Revenues in a large number of car parks (or garages, as they prefer to call them Stateside) are still collected by attendants, making operators vulnerable to theft and fraud. Switching to a combination of barrier-controlled entry/exit lanes and automatic pay stations could help increase revenues for many garages.
Good for business
The size of the North American market is very attractive to manufacturers of parking systems. However, winning contracts can be a long, drawn-out process in such a conservative marketplace. The municipal authorities generally want to run extensive customer trials before changing from SSPM's to P&D.
The US democratic process demands that everyone's views, including those of individual citizens, are taken into account before a final decision is made. And that is before the contract lawyers get started!
A recently won order to provide a P&D system for a major US city took two years from the initial invitations to tender to the order being issued - and that is proving to be the rule, rather than the exception.
On the plus side, we have found that the satellite towns that surround major US cities are more likely to opt for the same equipment and systems as their larger neighbors than is the case on this side of the Atlantic.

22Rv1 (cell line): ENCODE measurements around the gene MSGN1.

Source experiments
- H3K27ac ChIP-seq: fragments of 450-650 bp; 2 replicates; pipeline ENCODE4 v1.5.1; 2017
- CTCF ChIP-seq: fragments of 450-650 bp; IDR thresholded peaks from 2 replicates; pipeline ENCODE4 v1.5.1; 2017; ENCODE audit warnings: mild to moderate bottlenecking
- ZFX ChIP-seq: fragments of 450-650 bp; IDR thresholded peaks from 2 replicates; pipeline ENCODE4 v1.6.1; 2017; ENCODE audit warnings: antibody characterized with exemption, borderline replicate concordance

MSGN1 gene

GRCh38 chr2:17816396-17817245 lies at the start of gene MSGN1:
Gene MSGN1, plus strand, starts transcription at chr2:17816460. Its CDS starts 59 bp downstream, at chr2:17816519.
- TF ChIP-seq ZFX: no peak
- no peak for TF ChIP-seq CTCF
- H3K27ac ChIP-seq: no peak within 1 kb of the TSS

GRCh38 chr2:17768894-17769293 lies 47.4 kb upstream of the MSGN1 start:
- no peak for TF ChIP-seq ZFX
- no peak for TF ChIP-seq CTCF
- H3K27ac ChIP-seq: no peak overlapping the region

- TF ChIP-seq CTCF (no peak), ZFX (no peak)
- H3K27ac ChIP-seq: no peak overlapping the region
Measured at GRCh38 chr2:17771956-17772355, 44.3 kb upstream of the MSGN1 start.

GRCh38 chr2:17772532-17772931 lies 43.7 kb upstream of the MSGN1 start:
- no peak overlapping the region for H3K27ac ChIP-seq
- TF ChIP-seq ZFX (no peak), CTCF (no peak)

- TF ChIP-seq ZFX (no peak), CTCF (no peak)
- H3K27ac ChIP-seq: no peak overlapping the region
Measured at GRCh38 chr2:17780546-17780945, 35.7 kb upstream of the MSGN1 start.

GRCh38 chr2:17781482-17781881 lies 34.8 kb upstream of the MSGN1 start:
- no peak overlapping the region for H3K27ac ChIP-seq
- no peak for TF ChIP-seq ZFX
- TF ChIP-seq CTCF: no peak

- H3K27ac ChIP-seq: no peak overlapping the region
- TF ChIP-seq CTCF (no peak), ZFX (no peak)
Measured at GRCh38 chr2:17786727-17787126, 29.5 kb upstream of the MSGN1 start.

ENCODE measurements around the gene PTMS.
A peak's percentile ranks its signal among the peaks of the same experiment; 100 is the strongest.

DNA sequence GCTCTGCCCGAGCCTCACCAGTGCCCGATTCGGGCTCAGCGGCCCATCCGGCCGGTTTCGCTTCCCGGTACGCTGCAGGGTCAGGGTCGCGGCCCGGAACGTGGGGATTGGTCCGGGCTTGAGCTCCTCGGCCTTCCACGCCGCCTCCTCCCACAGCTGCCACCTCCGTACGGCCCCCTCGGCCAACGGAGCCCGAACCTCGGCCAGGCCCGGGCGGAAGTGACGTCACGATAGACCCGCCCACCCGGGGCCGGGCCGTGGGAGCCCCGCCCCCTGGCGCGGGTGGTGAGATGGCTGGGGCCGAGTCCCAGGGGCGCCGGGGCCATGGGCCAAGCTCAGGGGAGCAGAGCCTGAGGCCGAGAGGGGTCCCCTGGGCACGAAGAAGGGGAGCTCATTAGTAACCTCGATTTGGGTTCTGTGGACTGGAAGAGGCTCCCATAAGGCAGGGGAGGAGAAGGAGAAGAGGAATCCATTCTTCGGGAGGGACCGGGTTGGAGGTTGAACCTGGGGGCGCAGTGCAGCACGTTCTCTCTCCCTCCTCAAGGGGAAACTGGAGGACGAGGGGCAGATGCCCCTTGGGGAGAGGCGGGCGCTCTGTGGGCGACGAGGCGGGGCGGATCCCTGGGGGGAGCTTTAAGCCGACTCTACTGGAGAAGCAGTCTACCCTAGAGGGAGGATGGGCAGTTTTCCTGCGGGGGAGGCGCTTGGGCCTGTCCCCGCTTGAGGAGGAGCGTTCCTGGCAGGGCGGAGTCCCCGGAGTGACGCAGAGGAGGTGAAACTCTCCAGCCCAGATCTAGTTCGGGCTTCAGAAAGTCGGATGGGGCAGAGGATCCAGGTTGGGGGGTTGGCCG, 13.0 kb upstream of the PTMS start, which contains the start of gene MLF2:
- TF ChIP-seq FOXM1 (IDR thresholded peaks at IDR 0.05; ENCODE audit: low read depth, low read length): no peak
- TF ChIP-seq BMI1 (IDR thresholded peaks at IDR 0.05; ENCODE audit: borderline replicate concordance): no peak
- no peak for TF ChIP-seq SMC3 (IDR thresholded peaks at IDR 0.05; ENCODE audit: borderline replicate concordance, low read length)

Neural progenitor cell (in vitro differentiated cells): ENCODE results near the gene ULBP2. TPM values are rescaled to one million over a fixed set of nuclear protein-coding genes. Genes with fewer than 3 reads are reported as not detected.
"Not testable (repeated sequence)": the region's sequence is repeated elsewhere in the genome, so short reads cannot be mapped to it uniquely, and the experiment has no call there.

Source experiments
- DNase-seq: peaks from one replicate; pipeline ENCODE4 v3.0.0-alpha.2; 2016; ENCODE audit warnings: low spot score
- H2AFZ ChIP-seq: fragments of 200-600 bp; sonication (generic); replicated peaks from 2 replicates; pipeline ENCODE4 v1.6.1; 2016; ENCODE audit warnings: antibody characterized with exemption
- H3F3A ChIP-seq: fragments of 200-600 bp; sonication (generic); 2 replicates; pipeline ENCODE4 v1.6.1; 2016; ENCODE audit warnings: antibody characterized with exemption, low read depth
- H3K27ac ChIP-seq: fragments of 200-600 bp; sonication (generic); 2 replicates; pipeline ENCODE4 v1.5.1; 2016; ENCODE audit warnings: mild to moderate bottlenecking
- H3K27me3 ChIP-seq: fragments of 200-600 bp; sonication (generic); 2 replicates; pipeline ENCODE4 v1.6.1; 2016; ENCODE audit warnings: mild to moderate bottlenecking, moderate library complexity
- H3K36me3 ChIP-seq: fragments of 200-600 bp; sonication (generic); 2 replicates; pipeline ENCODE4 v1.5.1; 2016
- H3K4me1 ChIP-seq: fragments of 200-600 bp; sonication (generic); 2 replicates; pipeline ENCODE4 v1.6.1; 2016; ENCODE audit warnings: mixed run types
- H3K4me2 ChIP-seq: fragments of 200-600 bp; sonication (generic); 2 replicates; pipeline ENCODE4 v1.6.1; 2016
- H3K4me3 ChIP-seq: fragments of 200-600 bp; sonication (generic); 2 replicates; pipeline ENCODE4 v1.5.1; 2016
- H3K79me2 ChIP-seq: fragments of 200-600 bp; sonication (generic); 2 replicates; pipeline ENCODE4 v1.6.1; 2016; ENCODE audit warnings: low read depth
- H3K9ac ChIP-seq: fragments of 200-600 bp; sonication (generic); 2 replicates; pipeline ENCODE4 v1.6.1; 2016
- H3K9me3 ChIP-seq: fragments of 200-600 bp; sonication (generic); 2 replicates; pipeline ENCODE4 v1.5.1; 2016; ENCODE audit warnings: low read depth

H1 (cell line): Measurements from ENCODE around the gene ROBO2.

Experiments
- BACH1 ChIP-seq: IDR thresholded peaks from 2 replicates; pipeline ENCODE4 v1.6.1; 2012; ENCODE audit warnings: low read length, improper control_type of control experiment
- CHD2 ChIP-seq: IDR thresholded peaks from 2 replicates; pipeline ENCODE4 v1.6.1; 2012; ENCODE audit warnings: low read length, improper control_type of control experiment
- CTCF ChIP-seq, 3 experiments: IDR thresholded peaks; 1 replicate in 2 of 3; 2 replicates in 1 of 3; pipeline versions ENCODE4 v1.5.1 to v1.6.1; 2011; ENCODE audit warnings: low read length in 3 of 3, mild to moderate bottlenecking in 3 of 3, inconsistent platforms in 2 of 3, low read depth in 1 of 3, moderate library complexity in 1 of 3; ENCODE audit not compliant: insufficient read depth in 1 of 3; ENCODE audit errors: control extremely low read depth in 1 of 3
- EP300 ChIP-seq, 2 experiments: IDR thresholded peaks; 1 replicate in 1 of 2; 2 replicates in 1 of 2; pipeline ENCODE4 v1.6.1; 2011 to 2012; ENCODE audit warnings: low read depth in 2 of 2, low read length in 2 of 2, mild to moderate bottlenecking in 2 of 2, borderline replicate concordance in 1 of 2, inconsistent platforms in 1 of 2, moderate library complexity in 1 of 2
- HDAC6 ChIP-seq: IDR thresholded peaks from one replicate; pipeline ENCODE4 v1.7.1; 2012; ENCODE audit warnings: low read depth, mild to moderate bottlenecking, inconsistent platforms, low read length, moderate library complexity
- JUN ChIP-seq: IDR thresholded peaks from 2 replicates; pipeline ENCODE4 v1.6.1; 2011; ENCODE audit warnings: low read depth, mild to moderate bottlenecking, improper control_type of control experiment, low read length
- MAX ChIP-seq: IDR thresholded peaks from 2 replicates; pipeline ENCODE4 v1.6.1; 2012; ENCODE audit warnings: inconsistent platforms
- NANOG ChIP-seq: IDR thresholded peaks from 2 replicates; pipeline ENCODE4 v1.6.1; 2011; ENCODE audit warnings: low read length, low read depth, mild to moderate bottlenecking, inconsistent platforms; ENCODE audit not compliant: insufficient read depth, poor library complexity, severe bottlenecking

Whilst there is just one parking association in the UK, the interests of the US industry are represented by three national organizations, together with a number of regional associations in individual states or groups of states.
It is interesting to note that two of the national parking exhibitions have very limited opening hours. Held in resorts such as Fort Lauderdale and Miami Beach, the surrounding golf courses seem to play a large part in the way business is conducted!
However the parking systems business differs on either side of the Atlantic, "Vive la difference!"
Bob Barnes is Operations Director, Northern Europe and Vice President, North America for Parkeon.